I could live on apples and bread. If then it were torta di mele (apple cake), which is a glorified form of apples with bread, that would be even better. Continue reading
Castagnaccio is one of the oldest sweet dishes in the Italian repertoire: chestnut flour whisked with water and a little olive oil, a few needles of rosemary for perfume, then baked until it turns into a sort of cake, a true poor people’s dessert in this most basic version. Chestnut flour is sweet and this makes adding sugar to the batter unnecessary. For greater extravagance, you could add pinenuts, walnuts and sultanas.
In Italy, well until the second world war, chestnuts were regarded as an important, cheap but nutritious food for a large section of the population – if you were poor, meat was an occasional luxury and beans and chestnuts were more likely to be part of your diet.
Truth be told, the castagnaccio you see in most bakeries now can be the stuff of nightmares: stodgy, to say the least, Continue reading
Here’s another traditional recipe from Lombardy that honours I morti, All Souls. Pan di mort (literally “dead people’s bread”) are quintessential Lombardy biscuits that are sold in bakeries between the end of October and the first week in November. They are diamond-shaped, chocolatey, spicy biscuits, full of nuts and candied citrus peels, quite chewy but not crunchy. Continue reading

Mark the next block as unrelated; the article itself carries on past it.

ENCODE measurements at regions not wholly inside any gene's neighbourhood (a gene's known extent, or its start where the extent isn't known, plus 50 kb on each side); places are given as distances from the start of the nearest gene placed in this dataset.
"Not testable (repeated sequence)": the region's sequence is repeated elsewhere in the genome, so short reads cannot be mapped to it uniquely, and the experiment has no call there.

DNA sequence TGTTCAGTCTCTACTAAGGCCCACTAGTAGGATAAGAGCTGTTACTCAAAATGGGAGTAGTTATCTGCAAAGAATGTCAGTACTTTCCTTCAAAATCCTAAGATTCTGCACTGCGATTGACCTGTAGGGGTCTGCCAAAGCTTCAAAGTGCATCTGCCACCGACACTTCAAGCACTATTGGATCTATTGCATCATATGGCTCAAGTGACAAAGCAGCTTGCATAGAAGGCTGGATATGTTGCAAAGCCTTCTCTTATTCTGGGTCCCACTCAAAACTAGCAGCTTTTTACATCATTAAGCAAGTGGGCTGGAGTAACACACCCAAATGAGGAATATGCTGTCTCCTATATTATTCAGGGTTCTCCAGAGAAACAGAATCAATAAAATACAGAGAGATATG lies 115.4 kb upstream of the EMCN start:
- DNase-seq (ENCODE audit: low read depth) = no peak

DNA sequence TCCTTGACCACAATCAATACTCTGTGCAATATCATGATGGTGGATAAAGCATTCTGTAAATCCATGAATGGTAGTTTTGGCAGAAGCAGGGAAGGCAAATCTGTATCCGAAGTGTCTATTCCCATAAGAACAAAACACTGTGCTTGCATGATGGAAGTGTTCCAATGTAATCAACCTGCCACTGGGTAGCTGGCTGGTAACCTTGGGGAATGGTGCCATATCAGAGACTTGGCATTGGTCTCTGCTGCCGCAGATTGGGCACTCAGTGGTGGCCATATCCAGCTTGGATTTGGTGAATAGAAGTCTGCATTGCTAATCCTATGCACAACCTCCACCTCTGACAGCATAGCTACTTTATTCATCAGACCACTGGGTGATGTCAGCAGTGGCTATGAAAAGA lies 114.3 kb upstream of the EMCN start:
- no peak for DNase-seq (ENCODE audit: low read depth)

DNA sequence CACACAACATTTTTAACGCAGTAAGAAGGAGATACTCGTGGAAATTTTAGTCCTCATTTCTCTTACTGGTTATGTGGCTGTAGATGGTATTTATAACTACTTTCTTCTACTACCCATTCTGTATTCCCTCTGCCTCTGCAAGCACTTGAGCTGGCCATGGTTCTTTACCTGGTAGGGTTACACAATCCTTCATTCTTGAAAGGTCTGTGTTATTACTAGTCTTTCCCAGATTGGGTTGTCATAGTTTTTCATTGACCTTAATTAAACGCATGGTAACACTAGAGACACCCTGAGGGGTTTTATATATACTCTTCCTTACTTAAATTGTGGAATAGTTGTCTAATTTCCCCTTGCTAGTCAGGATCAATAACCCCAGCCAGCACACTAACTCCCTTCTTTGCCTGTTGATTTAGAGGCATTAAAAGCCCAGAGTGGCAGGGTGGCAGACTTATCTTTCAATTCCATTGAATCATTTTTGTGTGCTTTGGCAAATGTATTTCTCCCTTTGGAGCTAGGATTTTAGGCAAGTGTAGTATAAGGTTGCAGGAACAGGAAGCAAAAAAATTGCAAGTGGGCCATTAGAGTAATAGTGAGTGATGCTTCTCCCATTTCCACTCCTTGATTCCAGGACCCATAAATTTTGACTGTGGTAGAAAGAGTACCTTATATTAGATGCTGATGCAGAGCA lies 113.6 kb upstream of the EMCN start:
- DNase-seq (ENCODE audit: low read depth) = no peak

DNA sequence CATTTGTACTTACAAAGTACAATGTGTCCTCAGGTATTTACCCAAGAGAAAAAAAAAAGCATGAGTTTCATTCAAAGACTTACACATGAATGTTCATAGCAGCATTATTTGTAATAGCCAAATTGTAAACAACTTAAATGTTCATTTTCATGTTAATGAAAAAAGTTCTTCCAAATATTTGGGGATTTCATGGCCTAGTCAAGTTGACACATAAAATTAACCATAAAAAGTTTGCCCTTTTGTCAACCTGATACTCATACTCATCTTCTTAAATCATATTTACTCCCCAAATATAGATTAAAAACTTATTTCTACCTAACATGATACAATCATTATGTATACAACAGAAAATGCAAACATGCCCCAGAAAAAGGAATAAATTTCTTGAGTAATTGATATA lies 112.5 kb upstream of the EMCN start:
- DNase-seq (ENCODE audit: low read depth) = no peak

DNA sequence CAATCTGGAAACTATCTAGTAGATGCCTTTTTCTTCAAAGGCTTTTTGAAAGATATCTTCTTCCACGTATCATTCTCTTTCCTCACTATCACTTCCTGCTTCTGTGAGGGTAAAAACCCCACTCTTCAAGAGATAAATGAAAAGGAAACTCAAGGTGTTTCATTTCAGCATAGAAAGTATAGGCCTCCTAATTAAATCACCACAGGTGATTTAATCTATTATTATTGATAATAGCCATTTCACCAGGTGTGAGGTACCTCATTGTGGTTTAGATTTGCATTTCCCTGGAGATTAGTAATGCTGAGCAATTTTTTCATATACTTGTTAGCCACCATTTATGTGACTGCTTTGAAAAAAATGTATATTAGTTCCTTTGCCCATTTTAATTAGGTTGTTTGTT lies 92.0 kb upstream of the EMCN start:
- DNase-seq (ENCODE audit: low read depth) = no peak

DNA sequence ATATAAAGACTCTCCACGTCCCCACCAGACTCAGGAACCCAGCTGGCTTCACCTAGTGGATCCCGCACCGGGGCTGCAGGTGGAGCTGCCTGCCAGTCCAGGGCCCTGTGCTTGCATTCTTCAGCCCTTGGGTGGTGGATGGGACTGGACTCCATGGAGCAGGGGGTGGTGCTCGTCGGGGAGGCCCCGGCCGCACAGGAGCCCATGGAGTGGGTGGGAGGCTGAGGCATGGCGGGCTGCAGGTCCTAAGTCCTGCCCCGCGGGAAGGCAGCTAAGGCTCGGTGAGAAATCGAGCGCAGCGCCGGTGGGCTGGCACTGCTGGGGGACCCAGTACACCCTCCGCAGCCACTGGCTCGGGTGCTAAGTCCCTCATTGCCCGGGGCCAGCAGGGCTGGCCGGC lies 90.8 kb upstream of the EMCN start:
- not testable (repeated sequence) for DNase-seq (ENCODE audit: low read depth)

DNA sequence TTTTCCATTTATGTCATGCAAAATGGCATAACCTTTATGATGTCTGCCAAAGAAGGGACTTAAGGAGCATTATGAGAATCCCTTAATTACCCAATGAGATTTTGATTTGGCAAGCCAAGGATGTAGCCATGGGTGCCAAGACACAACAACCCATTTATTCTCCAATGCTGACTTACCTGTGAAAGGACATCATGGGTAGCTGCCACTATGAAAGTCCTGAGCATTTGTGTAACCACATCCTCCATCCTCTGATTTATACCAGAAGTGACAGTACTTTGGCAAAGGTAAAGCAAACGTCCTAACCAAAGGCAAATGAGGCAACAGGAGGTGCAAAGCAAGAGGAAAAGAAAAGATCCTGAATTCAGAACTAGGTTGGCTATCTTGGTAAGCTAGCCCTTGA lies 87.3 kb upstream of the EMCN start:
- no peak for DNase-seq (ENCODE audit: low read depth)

Focaccia (or schiacciata) con l’uva (with grapes) is an autumn sweet treat that you can find in many parts of Italy: where there are grapes, there is some sort of (more or less enriched) bread dough topped with black grapes and sugar. Continue reading
It took a leap of faith and my avid curiosity to try this cake: could a basic sweet batter and some grated courgettes make a good cake? No nuts, no sultanas, no spices…really? A resolute “yes!” is the answer.
This is a most unusual and excellent cake come dessert: delicate, plain and light, but not at all boring, with a delicious custardy quality. Burnished golden outside, yellow with specks of green inside, it is also pretty.
Scarpaccia means “nasty/old shoe” and no one really knows why such an uninspiring name; it is possibly something to do with the appearance of this dessert: a genuine scarpaccia should be a fairly thin and crusty affair – like an old, over-worn shoe. It is the contrast between the sugary and crusty exterior (due to a good drizzle of olive oil) and the custardy, vanilla scented interior that make this unposessing looking dessert sing.
It is a Tuscan speciality and you will not find anywhere else in Italy – Continue reading